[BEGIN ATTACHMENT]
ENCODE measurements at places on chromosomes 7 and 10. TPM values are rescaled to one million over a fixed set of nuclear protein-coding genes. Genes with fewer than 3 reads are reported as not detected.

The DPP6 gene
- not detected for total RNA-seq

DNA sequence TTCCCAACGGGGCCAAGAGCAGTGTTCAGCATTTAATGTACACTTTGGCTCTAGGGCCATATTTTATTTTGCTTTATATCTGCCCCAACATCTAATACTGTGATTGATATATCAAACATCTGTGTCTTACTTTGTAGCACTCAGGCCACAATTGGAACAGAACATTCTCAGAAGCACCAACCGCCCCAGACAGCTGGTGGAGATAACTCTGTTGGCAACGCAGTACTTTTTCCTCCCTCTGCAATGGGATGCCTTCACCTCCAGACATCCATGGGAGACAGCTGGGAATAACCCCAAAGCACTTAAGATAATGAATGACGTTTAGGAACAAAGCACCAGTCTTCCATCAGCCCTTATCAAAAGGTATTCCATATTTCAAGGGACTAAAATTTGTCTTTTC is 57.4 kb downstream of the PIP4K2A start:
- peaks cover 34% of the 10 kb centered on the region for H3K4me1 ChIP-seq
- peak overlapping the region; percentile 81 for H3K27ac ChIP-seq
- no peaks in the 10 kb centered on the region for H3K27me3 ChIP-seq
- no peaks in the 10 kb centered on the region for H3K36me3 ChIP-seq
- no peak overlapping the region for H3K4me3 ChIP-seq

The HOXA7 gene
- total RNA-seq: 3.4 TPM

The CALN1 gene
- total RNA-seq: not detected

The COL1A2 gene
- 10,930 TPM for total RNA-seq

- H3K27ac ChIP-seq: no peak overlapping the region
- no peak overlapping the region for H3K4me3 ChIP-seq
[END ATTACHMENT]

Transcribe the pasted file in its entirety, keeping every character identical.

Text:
ENCODE measurements at places on chromosomes 7 and 10. TPM values are rescaled to one million over a fixed set of nuclear protein-coding genes. Genes with fewer than 3 reads are reported as not detected.

The DPP6 gene
- not detected for total RNA-seq

DNA sequence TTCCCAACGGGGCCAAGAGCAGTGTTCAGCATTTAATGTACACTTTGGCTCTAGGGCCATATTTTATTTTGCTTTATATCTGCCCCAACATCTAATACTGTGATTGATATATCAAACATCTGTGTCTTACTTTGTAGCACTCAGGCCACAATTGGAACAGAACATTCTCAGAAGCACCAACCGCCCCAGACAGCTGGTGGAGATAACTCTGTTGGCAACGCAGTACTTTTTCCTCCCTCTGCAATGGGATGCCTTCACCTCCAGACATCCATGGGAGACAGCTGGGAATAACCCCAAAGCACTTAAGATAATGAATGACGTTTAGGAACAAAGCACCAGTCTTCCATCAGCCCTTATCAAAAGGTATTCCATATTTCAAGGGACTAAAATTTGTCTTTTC is 57.4 kb downstream of the PIP4K2A start:
- peaks cover 34% of the 10 kb centered on the region for H3K4me1 ChIP-seq
- peak overlapping the region; percentile 81 for H3K27ac ChIP-seq
- no peaks in the 10 kb centered on the region for H3K27me3 ChIP-seq
- no peaks in the 10 kb centered on the region for H3K36me3 ChIP-seq
- no peak overlapping the region for H3K4me3 ChIP-seq

The HOXA7 gene
- total RNA-seq: 3.4 TPM

The CALN1 gene
- total RNA-seq: not detected

The COL1A2 gene
- 10,930 TPM for total RNA-seq

- H3K27ac ChIP-seq: no peak overlapping the region
- no peak overlapping the region for H3K4me3 ChIP-seq